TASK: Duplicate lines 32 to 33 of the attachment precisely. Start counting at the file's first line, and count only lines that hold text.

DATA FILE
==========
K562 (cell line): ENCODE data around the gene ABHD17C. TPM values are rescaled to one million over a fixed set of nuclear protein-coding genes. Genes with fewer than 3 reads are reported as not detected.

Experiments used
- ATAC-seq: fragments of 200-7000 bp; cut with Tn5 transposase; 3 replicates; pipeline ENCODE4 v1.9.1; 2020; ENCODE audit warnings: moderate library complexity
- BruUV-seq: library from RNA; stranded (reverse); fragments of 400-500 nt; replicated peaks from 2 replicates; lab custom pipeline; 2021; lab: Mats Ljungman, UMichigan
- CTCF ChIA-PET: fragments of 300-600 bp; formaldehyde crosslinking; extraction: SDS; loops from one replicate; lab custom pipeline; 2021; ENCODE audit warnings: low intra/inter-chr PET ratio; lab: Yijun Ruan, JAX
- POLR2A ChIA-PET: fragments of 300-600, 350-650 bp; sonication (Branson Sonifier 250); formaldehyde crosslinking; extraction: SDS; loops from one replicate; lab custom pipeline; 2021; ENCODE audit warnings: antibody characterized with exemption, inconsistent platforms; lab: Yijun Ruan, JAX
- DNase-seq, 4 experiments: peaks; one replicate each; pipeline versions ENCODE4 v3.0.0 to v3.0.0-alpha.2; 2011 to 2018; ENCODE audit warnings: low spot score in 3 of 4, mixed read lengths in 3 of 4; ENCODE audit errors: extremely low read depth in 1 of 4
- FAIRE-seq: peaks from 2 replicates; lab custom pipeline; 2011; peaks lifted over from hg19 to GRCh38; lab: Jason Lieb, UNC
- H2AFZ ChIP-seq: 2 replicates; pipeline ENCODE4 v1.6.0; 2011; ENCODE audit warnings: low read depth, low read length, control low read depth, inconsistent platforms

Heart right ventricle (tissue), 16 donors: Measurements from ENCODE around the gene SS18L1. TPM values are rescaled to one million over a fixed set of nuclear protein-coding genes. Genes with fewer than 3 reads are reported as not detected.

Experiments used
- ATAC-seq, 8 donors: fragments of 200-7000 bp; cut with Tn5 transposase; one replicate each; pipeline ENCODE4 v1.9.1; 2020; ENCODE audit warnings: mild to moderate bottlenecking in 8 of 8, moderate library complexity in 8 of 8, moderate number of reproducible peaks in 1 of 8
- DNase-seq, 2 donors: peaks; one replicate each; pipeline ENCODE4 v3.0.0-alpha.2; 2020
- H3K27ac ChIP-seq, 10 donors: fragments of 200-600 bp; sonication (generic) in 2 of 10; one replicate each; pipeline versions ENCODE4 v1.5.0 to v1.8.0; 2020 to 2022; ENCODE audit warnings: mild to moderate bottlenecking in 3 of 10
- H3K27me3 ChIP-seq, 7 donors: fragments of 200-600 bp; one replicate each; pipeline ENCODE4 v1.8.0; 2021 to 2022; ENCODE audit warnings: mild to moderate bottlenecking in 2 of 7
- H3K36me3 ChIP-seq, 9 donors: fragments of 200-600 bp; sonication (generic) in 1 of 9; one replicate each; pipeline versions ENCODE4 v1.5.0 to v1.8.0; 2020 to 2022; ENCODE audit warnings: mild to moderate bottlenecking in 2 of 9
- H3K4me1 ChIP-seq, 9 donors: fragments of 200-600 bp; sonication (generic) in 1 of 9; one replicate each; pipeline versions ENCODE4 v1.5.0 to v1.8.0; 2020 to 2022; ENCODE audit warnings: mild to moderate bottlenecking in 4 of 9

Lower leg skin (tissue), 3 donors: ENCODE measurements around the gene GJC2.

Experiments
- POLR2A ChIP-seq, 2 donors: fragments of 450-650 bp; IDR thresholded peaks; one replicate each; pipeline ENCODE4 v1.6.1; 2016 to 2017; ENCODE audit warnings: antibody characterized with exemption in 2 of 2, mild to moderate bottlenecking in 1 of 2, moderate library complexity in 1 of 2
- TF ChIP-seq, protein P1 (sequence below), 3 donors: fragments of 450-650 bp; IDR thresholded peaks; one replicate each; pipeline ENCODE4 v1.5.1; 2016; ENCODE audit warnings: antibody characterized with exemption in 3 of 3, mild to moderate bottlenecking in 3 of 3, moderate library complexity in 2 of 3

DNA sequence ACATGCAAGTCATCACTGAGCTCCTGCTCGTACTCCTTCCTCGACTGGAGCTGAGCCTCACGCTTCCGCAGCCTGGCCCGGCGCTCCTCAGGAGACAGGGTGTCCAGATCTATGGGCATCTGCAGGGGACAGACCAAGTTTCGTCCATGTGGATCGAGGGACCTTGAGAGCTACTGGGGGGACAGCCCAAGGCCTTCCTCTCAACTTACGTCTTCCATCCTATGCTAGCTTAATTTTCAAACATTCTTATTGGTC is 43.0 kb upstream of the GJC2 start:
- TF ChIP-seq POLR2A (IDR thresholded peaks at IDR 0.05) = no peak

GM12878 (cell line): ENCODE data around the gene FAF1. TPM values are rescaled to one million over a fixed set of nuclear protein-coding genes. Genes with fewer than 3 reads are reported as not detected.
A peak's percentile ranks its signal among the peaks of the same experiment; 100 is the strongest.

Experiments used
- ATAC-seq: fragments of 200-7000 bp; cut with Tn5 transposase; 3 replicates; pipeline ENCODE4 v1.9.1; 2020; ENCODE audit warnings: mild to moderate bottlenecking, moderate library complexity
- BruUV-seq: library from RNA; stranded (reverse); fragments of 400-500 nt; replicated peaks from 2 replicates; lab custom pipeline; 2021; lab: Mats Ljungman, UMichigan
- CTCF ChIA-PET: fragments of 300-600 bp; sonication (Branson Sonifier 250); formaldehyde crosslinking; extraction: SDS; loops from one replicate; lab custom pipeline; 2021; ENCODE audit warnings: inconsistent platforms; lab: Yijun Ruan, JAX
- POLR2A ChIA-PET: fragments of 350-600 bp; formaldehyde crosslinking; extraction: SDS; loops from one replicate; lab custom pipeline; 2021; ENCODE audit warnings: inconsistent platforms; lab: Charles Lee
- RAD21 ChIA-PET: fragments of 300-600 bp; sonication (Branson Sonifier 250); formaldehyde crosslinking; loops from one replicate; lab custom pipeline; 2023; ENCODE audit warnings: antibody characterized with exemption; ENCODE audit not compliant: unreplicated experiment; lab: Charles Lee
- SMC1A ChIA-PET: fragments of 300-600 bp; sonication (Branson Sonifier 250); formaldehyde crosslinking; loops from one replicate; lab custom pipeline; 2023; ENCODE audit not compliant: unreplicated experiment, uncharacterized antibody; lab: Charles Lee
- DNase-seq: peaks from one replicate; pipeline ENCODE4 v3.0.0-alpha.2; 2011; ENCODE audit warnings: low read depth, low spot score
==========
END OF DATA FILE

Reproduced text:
- SMC1A ChIA-PET: fragments of 300-600 bp; sonication (Branson Sonifier 250); formaldehyde crosslinking; loops from one replicate; lab custom pipeline; 2023; ENCODE audit not compliant: unreplicated experiment, uncharacterized antibody; lab: Charles Lee
- DNase-seq: peaks from one replicate; pipeline ENCODE4 v3.0.0-alpha.2; 2011; ENCODE audit warnings: low read depth, low spot score